As a child, Mr Norman Cho would often watch his grandmother pick her outfits for the day.
A typical Nonya who loved jewellery and wore kebayas, she liked to ask his opinion as she selected her clothes and jewellery to match.
Mesmerised by the sparkling gems and their intricate designs, he enjoyed helping his grandmother pick jewellery.
"Especially for special occasions, my grandmother would have different sets of Peranakan jewellery. I would be nosy and go and see what she was up to as she selected her outfits.
"She would tell me, 'I am wearing this today, which set do you think will go well with it?'. She really loved jewellery," says the 45-year-old IT executive, of his late grandmother.
In fact, she would ask his grandfather, who owned a rubber plantation in Johor, to buy her a new piece of jewellery every other month.
It was her love of jewellery that sparked Mr Cho's interest in it. Today, the bachelor owns some of the very pieces he helped her pick out to wear.
Since he started collecting antique Peranakan jewellery more than 20 years ago, he has amassed a collection of more than 300 pieces.
Though he used to keep a catalogue of what he owned, he admits he has become lazy and that some pieces have not been recorded. Most of the collection is in the bank and the rest are kept under lock and key in colourful cloth pouches at home.
Besides inheriting pieces from his grandmother, Mr Cho has bought pieces from relatives who no longer want their jewellery.
He also got to know jewellery dealers from antique shops, such as Naga Arts & Antique in Tanglin Road and Guan Antique in Kampong Bahru Road, and from visiting jewellery exhibitions and conventions. They let him know when they have pieces they think he will be interested in. Mr Cho also sometimes trades pieces with other collectors.
Up until about 15 years ago, he used to travel to Malacca to hunt for pieces at antique shops there. But he no longer does so as he says most of the jewellery sold there are not antique.
"You can tell the difference between the old and newer pieces. The old pieces feature old mine- cut, old European-cut or transition- cut diamonds. The newer ones use modern brilliant-cut diamonds.
"The workmanship and finishing are different. It used to be manually crafted so the polish and smoothness are there. Now, some people use moulds which do not produce the same finish," says Mr Cho.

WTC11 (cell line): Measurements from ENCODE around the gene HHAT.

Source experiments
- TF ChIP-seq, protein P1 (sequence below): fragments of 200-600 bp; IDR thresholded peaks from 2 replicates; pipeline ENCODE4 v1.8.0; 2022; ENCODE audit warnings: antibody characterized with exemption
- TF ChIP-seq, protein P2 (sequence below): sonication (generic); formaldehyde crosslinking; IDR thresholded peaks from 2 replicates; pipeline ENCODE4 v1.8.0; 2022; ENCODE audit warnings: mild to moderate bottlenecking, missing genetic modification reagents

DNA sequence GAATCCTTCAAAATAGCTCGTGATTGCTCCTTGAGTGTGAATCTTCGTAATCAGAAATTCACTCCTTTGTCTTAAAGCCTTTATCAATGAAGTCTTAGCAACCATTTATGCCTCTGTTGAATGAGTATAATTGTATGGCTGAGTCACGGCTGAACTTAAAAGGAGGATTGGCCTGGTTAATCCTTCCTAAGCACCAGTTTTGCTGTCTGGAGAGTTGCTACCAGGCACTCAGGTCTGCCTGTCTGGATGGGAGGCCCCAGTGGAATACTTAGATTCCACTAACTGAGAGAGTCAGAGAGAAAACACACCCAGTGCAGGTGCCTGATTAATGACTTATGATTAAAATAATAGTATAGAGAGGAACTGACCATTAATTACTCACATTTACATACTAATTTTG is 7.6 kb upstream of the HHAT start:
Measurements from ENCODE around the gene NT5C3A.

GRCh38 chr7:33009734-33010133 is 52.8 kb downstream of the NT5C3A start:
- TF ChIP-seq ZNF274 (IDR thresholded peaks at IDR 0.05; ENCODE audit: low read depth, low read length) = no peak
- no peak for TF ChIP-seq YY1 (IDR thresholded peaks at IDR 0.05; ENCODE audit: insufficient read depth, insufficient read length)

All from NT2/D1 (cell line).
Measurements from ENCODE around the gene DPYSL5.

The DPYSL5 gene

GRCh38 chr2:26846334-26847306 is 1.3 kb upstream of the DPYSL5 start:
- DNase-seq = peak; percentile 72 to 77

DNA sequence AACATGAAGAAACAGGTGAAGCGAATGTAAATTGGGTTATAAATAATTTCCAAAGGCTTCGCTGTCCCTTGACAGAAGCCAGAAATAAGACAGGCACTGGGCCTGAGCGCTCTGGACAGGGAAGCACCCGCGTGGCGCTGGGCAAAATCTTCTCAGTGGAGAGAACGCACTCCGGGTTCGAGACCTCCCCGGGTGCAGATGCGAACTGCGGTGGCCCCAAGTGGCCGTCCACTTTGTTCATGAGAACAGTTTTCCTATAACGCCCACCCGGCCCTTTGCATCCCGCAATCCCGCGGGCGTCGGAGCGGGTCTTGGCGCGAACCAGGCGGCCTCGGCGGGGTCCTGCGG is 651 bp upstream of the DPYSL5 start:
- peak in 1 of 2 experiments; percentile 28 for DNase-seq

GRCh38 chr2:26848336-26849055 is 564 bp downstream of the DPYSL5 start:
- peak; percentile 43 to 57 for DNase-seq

He says he usually spends an average of about $5,000 a piece. Ask how much he has spent on his collection and he dreads to calculate the cost, reckoning it is "a substantial amount".
He has honed his knowledge about Peranakan jewellery through speaking to other collectors and his elderly relatives, studying his own collection of jewellery and reading books on Peranakan culture.
He shares his expertise with a Facebook group called Peranakan Material Culture, which he started in 2012. The group has more than 2,000 members, all either collectors or those interested in the culture.
Besides sharing information on Facebook, Mr Cho also organises outings for members, such as visits to Bukit Brown cemetery, where many Peranakans are buried, and gives talks on the culture.
Besides jewellery, he also collects Peranakan beaded slippers, silverware, ceramics and furniture. These are displayed in the living room of his four-room HDB flat.
The first Peranakan antique he bought was a pair of coloured porcelain teacups, the kind usually used in wedding tea ceremonies. "I got $100 as an O-level gift from my uncle when I was 16. In those days, the antique shops sold little things for around that price, so I chose a pair of teacups. I thought they looked nice."
Asked why he has such a passion for Peranakan culture, Mr Cho says it is something he thinks should be archived and passed down to younger generations.
"As I grew up, I noticed a lot of my relatives would throw things away. Every year, when I visited them during Chinese New Year, I would find that something else was missing. It made me realise we don't have much of these antique items and furniture and, if everyone is throwing them away, then eventually this Peranakan culture will disappear.
"I thought it would be nice to slowly collect and keep these things and, over the years, my collection has grown."
• These stories first appeared in the March edition of The Life e-magazine.